No one knows how it will end, but I believe that the probability of a no-deal Brexit is higher than you think. Much higher. The reason is not merely the often stated — and too often underestimated — assertion that no deal is the default position. To understand the dangers of a no-deal Brexit more clearly, it is also worth considering the European perspective if only to rule out some of the fantasies being indulged in the UK, including those being expressed through parliamentary amendments under discussion.

The main protagonists in the institutions of the EU — and the leaders of the EU27 — were clearly shocked by the scale of last week’s defeat for Theresa May’s withdrawal deal. I sense that they have a better understanding of the brutal forward thrust of the Article 50 timetable than many MPs and political observers in London. I could not imagine a French or German opposition leader making the logically impossible demand to rule out no deal as a precondition for talks on a deal, as Jeremy Corbyn, the Labour leader, has done.

The reason for their greater scepticism is that they know the limits on how far they can go to accommodate the UK. And they know what can go wrong. The sense of panic is particularly palpable in Germany, where a no-deal Brexit is now seen as the most probable outcome. This is why senior German politicians wrote an emotional joint letter saying they would miss British “black humour” and “tea with milk” if “our friends across the Channel” go ahead with Brexit. Sigmar Gabriel, the former German foreign minister, recently called on the EU to stop the clock on Article 50.

The EU will go out of its way to help Mrs May. But do not mistake readiness to engage in further discussions with a readiness to open up the withdrawal agreement itself. That will not happen. The EU will give additional assurances to the prime minister on the backstop, the plan to avoid a hard border between Northern Ireland and the Republic. They might, and should, give legal weight to their guarantees that it would be temporary.

They will happily reopen the political declaration on the future relationship and make room for alternative scenarios, including the so-called Norway option (membership of the European Free Trade Area) or a customs union. But the backstop will stay, and so will the rest of the agreement. They will not drop the backstop nor provide a guaranteed end date. And they will not act against the advice of the Irish government. From Brussels, too, the situation looks different.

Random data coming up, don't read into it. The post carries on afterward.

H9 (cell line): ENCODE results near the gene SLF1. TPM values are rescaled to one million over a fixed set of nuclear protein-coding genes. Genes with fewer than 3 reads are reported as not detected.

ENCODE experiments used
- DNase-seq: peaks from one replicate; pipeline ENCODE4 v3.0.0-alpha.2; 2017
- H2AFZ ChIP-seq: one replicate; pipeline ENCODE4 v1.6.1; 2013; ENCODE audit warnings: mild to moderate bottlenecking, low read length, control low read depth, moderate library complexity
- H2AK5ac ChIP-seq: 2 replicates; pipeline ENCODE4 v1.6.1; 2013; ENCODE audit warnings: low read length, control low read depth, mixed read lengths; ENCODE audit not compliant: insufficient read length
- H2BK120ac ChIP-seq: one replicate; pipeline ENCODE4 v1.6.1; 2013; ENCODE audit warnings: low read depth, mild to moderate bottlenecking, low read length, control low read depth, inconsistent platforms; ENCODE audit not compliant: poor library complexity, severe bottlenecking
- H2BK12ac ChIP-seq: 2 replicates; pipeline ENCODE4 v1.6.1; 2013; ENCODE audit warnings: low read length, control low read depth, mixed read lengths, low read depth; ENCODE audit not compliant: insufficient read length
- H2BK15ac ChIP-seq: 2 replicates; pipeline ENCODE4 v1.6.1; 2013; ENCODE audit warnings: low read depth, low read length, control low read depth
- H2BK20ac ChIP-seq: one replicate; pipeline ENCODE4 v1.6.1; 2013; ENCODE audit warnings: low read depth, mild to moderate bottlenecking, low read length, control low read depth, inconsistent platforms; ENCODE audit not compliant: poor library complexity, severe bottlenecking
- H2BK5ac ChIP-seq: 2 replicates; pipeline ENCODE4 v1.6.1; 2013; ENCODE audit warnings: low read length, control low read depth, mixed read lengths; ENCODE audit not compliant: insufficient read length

There are exploratory talks under way over a long extension to the March 29 Brexit deadline. But do not underestimate the difficulty and overestimate the consensus. They would be ready to extend the date to accommodate an election. But a very long extension to make way for a referendum would be much harder, especially if the UK government is not fully behind it. One factor that might strengthen the spine of EU governments as the UK asks for concessions is their relative state of preparedness.

The French government is about to launch its hard Brexit programme. Marcel Fratzscher, head of the DIW economic research institute, last week told Die Welt that the costs of a hard Brexit are unlikely to be crippling for Germany. There are good reasons not to wish for a cliff-edge Brexit. But the EU will not bend over backwards through fear. Another factor that favours a cliff-edge Brexit is the blame-game dynamics. Did you ever wonder why the Irish government has a preference for a hard Brexit over even a modest relaxation of the Irish backstop?

For a long time, I was puzzled by this. But there is a rational answer. Leo Varadkar, the Irish prime minister, can rightly blame the UK for a hard border resulting from no deal. But Ireland’s citizens would blame him if he failed to negotiate a robust backstop.

A no-deal Brexit is clearly not rational. But if you look at the incentives of each individual decision maker, you may find there are worse options than no deal for each one of them. For Mrs May, the very worst outcome would be to end up with no Brexit at all. For Mr Corbyn, a no-deal Brexit might be the best opportunity for an early general election. For Mr Varadkar, nothing would be more humiliating than to compromise on the backstop.

Losing jobs and businesses over brexit

Workers in a factory
 Smaller UK manufacturing firms kept hiring in September to boost operating capacity, although large companies shed jobs.

Britain’s biggest manufacturers are cutting jobs and becoming increasingly reluctant to hire amid growing uncertainty over Brexit, according to a survey.

The survey, which is closely watched by the Bank of England for early warning signs from the UK economy, suggested smaller manufacturing firms kept hiring last month to boost operating capacity, although large companies shed jobs. Firms suggested the lack of clarity on the UK’s future trading relationship with Europe was a factor.

Damn right! We are losing jobs ,firms are folding…still the Conservatives like a Soviet tank divison plough on

This tank is not for turning…….no turning back
(who is Mrs May working for? it sure ain’t the British people)
treasuring the truth

One thought on “Britain in denial, in meltdown, on brink of civil war (over brexit)

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